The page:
‘Living here has become terrible’: Douglaston residents call on city to reclaim private streets

Photo courtesy of state Senator Tony Avella’s office

Douglaston homeowners facing quality of life issues on two privately owned streets want the city to buy back the roadways.

Residents of Willow Place and Stuart Lane stood with state Senator Tony Avella to raise a litany of complaints with their roads, which were sold by the city to a private owner years ago. Since then, residents say, quality of life has sharply declined.

“When we first moved here it was beautiful: the roads were paved, we had garbage collection, we didn’t have to bring our garbage up the block, the road was maintained,” said Peggy Kalesis, a Stuart Lane resident. “Then little by little, we didn’t know the road was sold, but started to notice no garbage collection, pot holes opened up and the road deteriorated.”

Stuart Lane
Stuart Lane

Residents called the city’s decision to sell the road a mistake. A lack of city services has opened residents up to safety concerns, including poor lighting and hazardous conditions caused by storms and inclement weather. After Superstorm Sandy, residents noted, homeowners had to find alternative means to remove fallen trees from the area.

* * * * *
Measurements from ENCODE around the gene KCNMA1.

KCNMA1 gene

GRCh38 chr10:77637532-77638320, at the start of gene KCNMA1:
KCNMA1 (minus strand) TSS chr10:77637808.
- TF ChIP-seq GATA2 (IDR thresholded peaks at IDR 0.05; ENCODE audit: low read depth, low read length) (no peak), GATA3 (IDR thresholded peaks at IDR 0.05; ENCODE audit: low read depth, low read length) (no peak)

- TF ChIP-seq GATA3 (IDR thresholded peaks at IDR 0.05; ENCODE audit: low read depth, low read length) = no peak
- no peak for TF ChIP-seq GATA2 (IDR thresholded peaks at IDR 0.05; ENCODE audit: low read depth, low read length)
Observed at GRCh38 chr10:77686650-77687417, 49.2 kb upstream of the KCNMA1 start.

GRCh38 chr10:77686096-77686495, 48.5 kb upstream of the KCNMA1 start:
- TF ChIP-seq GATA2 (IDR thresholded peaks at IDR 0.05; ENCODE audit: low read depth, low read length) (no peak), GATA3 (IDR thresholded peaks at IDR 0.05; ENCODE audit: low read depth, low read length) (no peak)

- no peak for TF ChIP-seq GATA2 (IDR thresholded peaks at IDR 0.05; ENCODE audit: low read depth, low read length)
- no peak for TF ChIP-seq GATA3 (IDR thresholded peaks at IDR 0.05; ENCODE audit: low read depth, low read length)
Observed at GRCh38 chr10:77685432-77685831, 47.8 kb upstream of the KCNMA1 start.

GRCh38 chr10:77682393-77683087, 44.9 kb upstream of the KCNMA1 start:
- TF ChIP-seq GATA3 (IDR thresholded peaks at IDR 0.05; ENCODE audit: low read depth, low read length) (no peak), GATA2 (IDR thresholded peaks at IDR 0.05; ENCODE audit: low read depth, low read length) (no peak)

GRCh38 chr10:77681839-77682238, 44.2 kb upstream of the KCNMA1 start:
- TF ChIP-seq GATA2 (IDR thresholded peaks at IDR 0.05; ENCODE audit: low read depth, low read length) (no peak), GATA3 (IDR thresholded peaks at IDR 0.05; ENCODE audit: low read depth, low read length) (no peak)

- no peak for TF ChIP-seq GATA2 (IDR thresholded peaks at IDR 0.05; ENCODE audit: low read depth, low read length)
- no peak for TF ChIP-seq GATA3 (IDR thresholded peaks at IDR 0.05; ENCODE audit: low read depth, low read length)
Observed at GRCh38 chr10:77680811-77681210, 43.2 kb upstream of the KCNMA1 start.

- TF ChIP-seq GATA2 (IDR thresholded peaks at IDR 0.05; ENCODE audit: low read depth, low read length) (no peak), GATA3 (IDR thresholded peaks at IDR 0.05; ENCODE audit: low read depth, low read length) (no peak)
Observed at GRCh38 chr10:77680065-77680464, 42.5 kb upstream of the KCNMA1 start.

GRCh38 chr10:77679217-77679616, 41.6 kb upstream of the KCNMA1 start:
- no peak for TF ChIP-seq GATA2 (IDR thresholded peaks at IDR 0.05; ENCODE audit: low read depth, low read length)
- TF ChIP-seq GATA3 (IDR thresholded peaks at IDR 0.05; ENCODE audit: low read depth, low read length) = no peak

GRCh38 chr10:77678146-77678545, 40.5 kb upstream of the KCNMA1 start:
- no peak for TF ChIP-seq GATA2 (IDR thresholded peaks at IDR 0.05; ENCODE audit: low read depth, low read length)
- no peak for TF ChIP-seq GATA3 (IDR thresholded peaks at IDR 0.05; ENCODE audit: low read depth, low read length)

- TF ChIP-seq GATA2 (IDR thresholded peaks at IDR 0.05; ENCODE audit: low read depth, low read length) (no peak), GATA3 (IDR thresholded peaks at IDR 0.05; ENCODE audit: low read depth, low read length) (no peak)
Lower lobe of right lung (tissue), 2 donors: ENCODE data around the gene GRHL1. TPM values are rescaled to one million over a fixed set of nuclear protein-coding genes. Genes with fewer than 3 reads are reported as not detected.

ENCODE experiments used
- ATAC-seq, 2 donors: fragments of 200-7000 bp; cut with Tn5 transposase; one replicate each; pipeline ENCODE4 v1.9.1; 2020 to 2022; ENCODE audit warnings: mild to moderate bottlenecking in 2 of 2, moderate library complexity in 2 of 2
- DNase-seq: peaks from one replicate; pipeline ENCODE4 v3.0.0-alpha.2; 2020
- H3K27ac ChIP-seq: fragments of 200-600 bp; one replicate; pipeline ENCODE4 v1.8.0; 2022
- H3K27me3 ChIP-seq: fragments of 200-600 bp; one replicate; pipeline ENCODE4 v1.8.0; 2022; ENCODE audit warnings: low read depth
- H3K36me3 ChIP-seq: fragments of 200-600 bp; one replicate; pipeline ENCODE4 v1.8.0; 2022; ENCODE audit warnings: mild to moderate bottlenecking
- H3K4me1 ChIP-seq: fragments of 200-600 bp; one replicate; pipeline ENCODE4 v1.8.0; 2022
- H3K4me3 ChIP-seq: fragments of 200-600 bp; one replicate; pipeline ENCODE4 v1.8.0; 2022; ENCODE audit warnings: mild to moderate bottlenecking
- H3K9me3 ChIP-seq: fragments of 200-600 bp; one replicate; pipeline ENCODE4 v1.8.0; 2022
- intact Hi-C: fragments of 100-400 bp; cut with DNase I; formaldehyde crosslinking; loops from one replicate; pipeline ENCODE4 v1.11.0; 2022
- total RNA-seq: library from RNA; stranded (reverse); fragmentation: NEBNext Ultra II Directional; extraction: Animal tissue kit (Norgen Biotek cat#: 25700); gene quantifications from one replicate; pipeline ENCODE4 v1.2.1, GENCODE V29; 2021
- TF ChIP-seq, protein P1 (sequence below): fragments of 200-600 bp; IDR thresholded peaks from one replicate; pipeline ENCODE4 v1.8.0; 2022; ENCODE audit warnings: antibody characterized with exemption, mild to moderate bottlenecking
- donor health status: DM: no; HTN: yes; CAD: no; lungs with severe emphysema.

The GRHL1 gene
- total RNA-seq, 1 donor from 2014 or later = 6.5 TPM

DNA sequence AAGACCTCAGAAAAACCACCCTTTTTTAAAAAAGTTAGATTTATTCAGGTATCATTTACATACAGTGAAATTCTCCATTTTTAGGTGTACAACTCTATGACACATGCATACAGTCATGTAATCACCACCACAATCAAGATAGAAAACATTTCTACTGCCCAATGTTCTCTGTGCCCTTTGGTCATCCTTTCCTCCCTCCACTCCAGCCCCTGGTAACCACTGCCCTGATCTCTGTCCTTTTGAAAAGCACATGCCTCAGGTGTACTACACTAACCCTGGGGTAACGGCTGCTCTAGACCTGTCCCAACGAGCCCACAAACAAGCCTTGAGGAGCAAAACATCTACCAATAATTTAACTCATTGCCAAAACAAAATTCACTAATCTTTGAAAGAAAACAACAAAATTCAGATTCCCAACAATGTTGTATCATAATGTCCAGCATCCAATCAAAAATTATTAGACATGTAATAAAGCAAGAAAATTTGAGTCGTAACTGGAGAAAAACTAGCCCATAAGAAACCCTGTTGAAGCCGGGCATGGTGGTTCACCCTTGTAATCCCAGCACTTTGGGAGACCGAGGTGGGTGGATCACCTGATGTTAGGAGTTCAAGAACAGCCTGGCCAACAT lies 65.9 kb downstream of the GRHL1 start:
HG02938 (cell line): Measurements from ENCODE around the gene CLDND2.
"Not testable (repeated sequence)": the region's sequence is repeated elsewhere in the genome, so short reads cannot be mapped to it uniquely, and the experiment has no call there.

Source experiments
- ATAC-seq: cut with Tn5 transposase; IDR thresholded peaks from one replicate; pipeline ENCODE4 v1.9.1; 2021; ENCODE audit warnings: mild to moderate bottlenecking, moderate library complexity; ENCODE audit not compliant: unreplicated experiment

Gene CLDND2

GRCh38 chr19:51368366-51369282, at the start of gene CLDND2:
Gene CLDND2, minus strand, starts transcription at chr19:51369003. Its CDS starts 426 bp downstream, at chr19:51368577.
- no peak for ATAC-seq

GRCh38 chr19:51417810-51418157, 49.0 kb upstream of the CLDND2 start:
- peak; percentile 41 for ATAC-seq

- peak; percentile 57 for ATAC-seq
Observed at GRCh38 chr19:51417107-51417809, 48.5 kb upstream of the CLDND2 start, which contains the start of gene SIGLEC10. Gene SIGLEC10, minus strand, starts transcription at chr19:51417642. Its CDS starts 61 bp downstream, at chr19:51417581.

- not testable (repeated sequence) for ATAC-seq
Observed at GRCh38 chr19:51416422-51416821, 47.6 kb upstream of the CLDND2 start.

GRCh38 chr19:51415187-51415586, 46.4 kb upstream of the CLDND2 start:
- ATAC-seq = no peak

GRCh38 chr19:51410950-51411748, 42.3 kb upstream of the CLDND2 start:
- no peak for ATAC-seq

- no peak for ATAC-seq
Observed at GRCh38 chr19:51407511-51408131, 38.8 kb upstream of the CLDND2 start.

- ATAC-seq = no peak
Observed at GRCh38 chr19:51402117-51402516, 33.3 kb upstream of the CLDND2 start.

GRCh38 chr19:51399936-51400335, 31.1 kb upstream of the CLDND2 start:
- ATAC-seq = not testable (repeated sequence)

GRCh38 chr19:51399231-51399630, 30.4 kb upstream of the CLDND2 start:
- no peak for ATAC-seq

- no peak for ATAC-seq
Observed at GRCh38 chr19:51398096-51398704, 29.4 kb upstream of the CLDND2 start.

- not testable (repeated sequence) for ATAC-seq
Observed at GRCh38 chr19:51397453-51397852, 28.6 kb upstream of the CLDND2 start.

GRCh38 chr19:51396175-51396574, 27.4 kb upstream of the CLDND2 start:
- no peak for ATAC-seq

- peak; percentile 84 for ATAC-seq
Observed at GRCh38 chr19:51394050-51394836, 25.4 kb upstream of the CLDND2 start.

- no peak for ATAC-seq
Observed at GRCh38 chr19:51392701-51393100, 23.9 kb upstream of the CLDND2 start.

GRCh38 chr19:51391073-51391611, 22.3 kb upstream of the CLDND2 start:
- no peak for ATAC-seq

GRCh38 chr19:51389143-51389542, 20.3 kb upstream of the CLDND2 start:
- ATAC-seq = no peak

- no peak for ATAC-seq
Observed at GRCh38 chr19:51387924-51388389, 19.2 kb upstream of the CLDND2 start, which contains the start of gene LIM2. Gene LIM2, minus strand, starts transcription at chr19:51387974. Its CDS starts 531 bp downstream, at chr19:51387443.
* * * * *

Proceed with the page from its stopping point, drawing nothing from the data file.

“Living here has become terrible,” Kalesis said. “Nobody wants to come down here because they’re afraid. The quality of life is terrible.”

Photo via Google Maps
Photo via Google Maps/Adjacent Willow Place and Stuart Lane

Avella said the city’s Department of Transportation (DOT) announced plans to release a study on the status of acquiring privately owned streets throughout the city. He claims he hasn’t received any updates on the study.

A DOT spokesperson said “Local Law 52,” which was enacted by the City Council in March 2017, requires the agency to obtain the location of private streets in the city from the Department of City Planning (DCP) and each borough president. The locations obtained are then to be submitted to Mayor Bill de Blasio and City Council Speaker Corey Johnson by June 30, 2018.

“Additionally, it requires DOT to review factors that may be considered or necessary for the acquisition of such streets where they may exist,” the spokesperson added. “DOT is taking the necessary steps to comply with this law.”

A spokesperson for the Department of Citywide Administrative Services (DCAS) confirmed that the two Douglaston areas were sold to private owners by the city. In 1979, Stuart Lane was sold as part of a lot of land by DCAS at auction. Part of Willow Place was also sold by DCAS as part of a lot of land in 2000.

“Stuart Lane and Willow Place are not city streets. They are private accessways,” the spokesperson said. “DCAS only purchases property on behalf of other city agencies or to support a city need. If there is no city need, DCAS would not be authorized to make such a purchase.”

Avella also announced plans to introduce legislation that would require the city to obtain private streets facing similar quality-of-life issues in the five boroughs. The lawmaker is asking residents living on privately owned streets to contact his office to be added to the legislation.

“I would appreciate hearing from any homeowners experiencing this issue so that I can make this legislation as comprehensive as possible,” Avella said.

Willow Place
Willow Place

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